official publication of SDCMS May 2016
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Volume 103, Number 5
EDITOR: James Santiago Grisolía, MD MANAGING EDITOR: Kyle Lewis EDITORIAL BOARD: Sherry L. Franklin, MD • James Santiago Grisolía, MD • Theodore M. Mazer, MD • Robert E. Peters, MD, PhD • David M. Priver, MD MARKETING & PRODUCTION MANAGER: Jennifer Rohr SALES DIRECTOR: Dari Pebdani ART DIRECTOR: Lisa Williams COPY EDITOR: Adam Elder OFFICERS President: William T-C Tseng, MD, MPH (CMA Trustee) President-elect: Mihir Y. Parikh, MD Secretary: Mark W. Sornson, MD Treasurer: David E. J. Bazzo, MD, FAAFP Immediate Past President: J. Steven Poceta, MD
What Do Presidential Elections, the Legislative Process, and “Who Shot JR?” Have in Common?
BY KYLE LEWIS
2015 SDcms Annual Report
Briefly Noted: Calendar • PDA Hotline • History Thumbnails • SDCMS Staff Update • And More …
6 Leadership Series: John E. Jenrette, MD
AT-LARGE and AT-LARGE ALTERNATE DIRECTORS Lase A. Ajayi, MD • Karrar H. Ali DO, MPH • Steven L-W. Chen, MD, FACS, MBA (Alt.) • Stephen R. Hayden, MD • Phil Kumar, MD (Alt.) • Vimal I. Nanavati, MD, FACC, FSCAI (Alt.) • Robert E. Peters, MD, PhD (Alt.) (Delegation Chair) • Carl A. Powell, DO (Alt.) • Peter O. Raudaskoski, MD • Kosala Samarasinghe, MD • Thomas J. Savides, MD • James H. Schultz Jr., MD, MBA, FAAFP (Board Rep) • Karl E. Steinberg, MD, FAAFP (Alt.) • Erin L. Whitaker, MD (Alt.) • Marci M. Wilson, MD (Alt.) • Holly B. Yang, MD (Board Rep) OTHER VOTING MEMBERS Communications Chair: Sherry L. Franklin, MD Young Physician Director: Edwin S. Chen, MD Resident Physician Director: Michael C. Hann, MD Retired Physician Director: Rosemarie M. Johnson, MD Medical Student Director: Sandeep Prabhu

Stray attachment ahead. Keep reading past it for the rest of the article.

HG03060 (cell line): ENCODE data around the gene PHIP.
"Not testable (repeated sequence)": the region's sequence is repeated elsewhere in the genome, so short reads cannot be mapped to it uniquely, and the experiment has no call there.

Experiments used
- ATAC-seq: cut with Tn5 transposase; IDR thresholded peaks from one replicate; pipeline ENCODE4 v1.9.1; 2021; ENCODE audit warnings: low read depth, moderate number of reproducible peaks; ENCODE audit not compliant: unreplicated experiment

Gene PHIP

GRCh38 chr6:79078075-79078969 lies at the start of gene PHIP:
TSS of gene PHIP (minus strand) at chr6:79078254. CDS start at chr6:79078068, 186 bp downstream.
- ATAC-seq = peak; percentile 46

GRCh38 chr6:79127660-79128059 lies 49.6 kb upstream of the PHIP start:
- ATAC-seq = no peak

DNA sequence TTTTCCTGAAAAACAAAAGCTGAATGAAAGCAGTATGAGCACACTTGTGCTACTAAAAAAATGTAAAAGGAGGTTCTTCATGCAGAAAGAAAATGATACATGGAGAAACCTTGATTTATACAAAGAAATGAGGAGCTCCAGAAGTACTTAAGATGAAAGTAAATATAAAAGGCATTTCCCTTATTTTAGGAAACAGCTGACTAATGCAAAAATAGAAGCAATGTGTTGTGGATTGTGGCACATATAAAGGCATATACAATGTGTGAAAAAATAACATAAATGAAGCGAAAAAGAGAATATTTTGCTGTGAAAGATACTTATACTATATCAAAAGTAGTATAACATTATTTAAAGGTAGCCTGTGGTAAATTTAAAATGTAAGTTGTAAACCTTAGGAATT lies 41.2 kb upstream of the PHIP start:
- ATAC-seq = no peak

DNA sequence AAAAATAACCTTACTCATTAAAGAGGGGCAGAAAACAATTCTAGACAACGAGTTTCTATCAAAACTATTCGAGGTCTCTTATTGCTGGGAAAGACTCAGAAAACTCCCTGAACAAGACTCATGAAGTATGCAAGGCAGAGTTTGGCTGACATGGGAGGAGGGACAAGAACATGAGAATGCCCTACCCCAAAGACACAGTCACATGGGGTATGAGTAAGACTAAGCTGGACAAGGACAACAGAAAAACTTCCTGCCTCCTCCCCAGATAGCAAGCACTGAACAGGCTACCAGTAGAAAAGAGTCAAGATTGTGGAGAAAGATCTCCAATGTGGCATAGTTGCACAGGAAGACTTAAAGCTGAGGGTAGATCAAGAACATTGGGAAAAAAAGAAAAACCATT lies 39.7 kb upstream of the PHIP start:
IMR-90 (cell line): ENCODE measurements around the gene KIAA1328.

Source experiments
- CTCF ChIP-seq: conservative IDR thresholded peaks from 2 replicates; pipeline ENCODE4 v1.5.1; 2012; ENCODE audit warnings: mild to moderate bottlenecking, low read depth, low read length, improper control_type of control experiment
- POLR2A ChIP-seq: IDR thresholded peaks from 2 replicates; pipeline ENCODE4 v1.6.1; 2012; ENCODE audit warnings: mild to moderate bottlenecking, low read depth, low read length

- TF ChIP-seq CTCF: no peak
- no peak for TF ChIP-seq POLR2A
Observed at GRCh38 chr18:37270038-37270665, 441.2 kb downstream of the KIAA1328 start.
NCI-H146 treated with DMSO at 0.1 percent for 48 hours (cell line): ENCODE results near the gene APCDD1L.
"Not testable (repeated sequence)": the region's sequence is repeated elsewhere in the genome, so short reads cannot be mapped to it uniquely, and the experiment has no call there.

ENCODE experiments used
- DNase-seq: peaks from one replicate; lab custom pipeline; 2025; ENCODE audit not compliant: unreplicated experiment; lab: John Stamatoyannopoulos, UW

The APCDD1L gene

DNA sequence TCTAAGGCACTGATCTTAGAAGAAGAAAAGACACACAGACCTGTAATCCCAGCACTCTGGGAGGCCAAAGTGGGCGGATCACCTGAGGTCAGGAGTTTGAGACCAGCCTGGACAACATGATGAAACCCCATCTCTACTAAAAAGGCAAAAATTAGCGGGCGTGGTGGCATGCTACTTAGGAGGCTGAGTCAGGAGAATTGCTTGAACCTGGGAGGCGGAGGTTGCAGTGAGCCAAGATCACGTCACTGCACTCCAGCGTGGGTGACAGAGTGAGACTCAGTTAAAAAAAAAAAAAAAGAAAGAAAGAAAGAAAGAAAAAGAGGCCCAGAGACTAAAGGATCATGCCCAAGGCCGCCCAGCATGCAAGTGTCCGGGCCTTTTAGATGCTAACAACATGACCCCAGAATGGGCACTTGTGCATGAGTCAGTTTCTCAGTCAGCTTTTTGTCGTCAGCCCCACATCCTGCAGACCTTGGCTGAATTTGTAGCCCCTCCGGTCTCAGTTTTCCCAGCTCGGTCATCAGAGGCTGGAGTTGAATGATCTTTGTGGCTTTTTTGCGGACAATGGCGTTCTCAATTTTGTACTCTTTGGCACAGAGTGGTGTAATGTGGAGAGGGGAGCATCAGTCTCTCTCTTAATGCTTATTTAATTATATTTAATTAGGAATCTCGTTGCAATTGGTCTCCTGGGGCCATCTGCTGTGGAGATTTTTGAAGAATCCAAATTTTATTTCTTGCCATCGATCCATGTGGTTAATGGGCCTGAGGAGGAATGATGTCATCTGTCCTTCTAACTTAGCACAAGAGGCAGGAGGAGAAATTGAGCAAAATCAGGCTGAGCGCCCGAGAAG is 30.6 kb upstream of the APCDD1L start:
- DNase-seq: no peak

BY SHERRY NOORAVI, PSYD
OTHER NONVOTING MEMBERS Young Physician Alternate Director: Heidi M. Meyer, MD Resident Physician Alternate Director: Quinn C. Meisinger, MD Retired Physician Alternate Director: Mitsuo Tomita, MD SDCMS Foundation President: Albert Ray, MD (At-large AMA Delegate) CMA Speaker: Theodore M. Mazer, MD (At-large AMA Alternate Delegate) CMA Past Presidents: James T. Hay, MD (AMA Delegate) • Robert E. Hertzka, MD (Legislative Committee Chair, At-large AMA Delegate) • Ralph R. Ocampo, MD, FACS CMA Trustee: Bob E. Wailes, MD AMA Alternate Delegate: Lisa S. Miller, MD
Heed Those EHR Alerts BY JACQUELINE ROSS, PHD, RN, and Susan Shepard, MSN, RN
GEOGRAPHIC and GEOGRAPHIC ALTERNATE DIRECTORS East County: Susan Kaweski, MD (Alt.) • Jay P. Mongiardo, MD • Alexandra E. Page, MD • Venu Prabaker, MD Hillcrest: Gregory M. Balourdas, MD • Kyle P. Edmonds, MD (Alt.) • Thomas C. Lian, MD Kearny Mesa: Sergio R. Flores, MD • John G. Lane, MD • Anthony E. Magit, MD (Alt.) • Eileen R. Quintela, MD (Alt.) La Jolla: Geva E. Mannor, MD, MPH • Marc M. Sedwitz, MD, FACS • Wayne C. Sun, MD (Alt.) North County: Neelima V. Chu, MD (Alt.) • Michael A. Lobatz, MD • Eileen S. Natuzzi, MD • Patrick A. Tellez, MD South Bay: Elizabeth Lozada-Pastorio, MD (Alt.) • Reno D. Tiangco, MD • Michael H. Verdolin, MD
ractice Management P Tip of the Month Y THE CALIFORNIA MEDICAL B ASSOCIATION
2015 SDCMS Annual Report
Physician Marketplace: Classifieds
POLST E-Registry San Diego & Imperial Counties: SBAR
Y KARL STEINBERG, MD, CMD, B AND ALICIA MUÑOZ